5. Delay Taking Social Security

Retirees can tap into Social Security as early as 62, but they’ll see a reduction in their monthly payments. On the other hand, if you can delay benefits, you’ll reap major rewards. Assuming your retirement age was 66, if you delay until age 70 your monthly payment will be 32 percent larger.

The average Social Security check paid in December 2016 was $1,360. If you had $68,000 in investments paying income that averages two percent, you could get by without government support in the near term.

Did You Know: How Your Retirement Ages Impacts Your Social Security Benefits

6. Give Gifts to Lower Your Taxes

Consider gifting appreciated securities to your loved ones. Hopefully, you’re sitting on steep capital gains in your portfolio. We’ve been in a bull market for U.S. stocks since March 2009. If you transfer these assets now, you’ll shift your capital gains to their lower income tax brackets and avoid some complications settling your estate.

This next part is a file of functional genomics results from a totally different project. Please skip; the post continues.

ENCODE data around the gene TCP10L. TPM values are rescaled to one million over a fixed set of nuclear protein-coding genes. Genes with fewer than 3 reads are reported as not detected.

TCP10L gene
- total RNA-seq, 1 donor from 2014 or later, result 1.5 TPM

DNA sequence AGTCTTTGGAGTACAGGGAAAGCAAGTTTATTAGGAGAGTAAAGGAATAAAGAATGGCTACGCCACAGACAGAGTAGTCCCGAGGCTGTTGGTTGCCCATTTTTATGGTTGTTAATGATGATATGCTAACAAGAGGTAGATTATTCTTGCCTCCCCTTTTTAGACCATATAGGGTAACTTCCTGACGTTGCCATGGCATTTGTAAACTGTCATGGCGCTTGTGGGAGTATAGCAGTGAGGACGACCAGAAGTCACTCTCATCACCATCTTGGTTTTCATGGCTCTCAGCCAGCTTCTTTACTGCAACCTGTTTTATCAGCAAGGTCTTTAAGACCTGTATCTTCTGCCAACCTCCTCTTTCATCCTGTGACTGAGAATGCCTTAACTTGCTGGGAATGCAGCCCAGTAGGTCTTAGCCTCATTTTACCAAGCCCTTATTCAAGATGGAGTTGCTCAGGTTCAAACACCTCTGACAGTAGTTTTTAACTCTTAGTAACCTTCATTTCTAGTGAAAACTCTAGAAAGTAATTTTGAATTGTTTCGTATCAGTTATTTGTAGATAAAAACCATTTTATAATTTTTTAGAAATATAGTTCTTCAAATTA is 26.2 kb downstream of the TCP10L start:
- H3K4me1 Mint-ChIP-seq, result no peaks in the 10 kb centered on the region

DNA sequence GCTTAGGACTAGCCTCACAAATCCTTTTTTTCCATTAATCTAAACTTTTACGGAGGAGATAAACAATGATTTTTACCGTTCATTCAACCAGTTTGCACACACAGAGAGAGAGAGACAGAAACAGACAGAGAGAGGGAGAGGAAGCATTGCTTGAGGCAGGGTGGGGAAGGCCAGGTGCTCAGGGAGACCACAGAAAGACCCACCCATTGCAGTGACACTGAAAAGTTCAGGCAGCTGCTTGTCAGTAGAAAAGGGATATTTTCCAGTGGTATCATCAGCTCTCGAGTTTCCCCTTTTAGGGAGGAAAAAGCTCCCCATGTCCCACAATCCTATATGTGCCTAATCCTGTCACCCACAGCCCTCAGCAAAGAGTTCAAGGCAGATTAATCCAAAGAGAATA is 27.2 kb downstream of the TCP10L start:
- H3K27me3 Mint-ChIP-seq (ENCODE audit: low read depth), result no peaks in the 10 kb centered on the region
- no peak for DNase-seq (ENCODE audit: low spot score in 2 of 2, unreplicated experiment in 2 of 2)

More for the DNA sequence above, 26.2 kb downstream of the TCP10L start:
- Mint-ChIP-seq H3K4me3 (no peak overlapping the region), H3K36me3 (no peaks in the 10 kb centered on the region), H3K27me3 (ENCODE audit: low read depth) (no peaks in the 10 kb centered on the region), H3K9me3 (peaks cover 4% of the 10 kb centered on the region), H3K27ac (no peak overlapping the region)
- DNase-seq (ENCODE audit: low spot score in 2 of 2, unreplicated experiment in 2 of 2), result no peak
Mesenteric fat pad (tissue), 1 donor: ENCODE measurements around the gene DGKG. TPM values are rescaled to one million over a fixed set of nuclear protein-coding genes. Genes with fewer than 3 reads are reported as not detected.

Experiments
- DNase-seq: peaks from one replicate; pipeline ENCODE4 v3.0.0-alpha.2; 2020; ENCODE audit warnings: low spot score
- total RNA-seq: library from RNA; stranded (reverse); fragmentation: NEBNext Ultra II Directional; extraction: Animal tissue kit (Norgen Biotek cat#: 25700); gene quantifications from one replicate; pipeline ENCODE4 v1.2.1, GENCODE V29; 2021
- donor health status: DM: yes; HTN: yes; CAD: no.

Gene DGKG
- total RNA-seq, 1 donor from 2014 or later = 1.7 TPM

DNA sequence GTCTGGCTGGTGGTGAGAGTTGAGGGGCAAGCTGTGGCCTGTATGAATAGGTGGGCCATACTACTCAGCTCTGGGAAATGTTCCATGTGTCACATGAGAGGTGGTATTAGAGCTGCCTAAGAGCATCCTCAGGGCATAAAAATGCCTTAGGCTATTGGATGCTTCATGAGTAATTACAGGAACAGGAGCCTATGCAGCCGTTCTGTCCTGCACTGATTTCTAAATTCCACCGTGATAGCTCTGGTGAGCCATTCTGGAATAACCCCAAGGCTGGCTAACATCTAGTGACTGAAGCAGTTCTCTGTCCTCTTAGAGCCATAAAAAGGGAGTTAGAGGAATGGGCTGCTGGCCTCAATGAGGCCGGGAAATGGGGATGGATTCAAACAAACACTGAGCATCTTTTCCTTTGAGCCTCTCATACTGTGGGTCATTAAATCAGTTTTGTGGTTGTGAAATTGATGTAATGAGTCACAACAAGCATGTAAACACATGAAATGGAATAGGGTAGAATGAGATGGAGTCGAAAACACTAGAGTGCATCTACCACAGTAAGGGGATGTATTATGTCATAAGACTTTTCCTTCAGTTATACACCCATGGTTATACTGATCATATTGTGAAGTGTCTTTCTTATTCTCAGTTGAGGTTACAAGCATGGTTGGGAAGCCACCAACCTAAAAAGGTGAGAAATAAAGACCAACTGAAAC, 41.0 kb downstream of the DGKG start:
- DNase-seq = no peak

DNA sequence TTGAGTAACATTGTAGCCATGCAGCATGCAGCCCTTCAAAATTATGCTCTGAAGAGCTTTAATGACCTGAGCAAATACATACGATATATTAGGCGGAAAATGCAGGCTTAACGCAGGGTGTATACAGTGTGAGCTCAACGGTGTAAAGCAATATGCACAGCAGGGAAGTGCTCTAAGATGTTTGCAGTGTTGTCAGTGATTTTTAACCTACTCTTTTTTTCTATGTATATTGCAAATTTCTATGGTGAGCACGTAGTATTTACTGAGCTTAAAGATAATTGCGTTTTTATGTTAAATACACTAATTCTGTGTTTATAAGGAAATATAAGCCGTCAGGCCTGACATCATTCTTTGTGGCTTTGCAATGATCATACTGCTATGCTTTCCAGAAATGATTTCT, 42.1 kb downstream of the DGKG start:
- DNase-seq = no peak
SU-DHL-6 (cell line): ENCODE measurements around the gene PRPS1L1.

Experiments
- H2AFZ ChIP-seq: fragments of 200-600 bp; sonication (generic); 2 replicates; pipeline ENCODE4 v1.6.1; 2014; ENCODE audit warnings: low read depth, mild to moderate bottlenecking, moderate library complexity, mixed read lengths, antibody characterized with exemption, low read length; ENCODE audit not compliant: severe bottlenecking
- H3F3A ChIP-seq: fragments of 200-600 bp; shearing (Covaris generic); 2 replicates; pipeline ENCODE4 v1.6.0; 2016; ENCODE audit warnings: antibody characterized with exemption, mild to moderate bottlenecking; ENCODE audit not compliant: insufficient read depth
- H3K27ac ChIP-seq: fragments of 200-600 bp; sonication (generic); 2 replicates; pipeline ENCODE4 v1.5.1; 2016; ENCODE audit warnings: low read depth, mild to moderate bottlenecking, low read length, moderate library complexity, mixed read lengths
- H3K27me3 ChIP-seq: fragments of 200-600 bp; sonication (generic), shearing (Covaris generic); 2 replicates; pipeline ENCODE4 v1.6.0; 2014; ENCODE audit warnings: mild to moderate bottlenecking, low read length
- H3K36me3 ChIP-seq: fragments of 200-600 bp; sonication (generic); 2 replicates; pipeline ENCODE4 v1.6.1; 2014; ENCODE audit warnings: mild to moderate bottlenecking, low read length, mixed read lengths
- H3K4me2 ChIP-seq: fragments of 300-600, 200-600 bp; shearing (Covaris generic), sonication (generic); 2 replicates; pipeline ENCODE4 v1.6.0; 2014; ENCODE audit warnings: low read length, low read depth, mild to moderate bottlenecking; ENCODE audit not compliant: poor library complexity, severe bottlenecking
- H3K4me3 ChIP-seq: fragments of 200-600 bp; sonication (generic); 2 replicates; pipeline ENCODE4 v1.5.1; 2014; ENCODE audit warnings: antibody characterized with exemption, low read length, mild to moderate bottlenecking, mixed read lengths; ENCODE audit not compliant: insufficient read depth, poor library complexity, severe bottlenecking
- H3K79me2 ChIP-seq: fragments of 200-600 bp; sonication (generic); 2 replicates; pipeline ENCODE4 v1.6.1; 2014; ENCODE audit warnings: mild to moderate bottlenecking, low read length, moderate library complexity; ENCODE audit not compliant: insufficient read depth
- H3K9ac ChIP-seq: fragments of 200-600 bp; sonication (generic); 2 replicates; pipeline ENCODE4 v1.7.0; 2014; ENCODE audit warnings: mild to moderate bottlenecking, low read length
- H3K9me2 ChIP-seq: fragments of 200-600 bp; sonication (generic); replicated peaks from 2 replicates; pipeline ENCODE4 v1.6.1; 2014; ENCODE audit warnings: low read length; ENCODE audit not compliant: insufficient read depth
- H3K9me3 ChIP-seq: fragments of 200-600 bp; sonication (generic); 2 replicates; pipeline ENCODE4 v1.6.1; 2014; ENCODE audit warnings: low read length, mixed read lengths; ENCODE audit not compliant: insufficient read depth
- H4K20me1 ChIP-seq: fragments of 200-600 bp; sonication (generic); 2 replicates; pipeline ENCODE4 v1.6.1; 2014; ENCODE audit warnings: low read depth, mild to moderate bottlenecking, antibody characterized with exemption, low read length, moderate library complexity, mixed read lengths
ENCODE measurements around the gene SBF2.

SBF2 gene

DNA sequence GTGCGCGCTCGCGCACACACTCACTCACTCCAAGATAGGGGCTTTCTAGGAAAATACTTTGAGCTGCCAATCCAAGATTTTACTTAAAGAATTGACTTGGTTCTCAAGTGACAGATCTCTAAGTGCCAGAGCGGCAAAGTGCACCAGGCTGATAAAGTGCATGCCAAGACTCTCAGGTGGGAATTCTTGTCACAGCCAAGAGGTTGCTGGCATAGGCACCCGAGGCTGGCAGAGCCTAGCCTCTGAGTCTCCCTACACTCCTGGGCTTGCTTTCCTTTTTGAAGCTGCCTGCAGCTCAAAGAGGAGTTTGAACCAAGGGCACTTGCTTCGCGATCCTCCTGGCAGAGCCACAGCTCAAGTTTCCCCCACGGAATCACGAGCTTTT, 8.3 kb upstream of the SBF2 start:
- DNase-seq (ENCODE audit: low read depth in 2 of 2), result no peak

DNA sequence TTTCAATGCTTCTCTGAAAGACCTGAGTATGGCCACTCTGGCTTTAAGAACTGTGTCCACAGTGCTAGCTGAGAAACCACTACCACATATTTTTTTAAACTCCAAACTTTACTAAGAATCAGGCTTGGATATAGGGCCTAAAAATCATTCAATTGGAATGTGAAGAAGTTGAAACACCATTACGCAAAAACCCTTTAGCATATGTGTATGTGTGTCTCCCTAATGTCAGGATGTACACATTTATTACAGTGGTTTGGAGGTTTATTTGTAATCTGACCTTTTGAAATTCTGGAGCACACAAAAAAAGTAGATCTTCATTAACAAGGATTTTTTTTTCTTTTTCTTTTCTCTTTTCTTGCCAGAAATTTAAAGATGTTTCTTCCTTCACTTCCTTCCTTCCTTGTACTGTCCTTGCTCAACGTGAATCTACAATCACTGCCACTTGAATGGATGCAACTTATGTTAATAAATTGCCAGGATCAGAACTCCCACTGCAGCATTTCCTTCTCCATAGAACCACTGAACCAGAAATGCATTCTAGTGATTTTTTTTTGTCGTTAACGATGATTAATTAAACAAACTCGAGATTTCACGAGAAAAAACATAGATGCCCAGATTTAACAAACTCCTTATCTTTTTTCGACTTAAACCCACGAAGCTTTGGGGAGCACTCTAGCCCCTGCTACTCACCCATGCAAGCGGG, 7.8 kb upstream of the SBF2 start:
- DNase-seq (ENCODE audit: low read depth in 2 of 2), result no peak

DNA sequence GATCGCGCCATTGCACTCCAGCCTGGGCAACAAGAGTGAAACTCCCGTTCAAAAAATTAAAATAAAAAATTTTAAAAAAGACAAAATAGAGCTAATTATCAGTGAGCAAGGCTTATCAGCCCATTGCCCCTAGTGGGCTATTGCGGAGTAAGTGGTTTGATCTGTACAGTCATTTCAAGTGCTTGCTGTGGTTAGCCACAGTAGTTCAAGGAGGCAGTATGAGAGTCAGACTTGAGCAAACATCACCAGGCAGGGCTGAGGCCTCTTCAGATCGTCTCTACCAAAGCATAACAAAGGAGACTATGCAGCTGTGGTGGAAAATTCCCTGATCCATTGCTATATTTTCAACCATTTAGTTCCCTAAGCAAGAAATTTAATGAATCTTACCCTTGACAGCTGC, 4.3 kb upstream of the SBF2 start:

Read More: 7 Best Tax Tips for Investors

7. Consolidate Accounts and Confirm Beneficiaries

To make life easier, consolidate financial accounts whenever possible. Even your heirs will benefit from this streamlining. You should also confirm that proceeds from your life insurance, IRA or other financial contracts go to the right beneficiaries, so they can invest the money wisely. It’s too easy to drop the ball on this, although it sounds like a no-brainer.

8. Ask for Help

When it comes to retirement planning, especially in the early stages, it pays to get advice from an expert — a financial planner, a tax accountant or both. Fee-only financial planners shouldn’t be swayed by the commissions they receive selling products, whereas transaction-driven advisors might recommend products that pay them the most, but aren’t the best for your financial situation.

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Paul Meeks is a financial journalist and equity analyst. His investment advice does not reflect the views of GOBankingRates.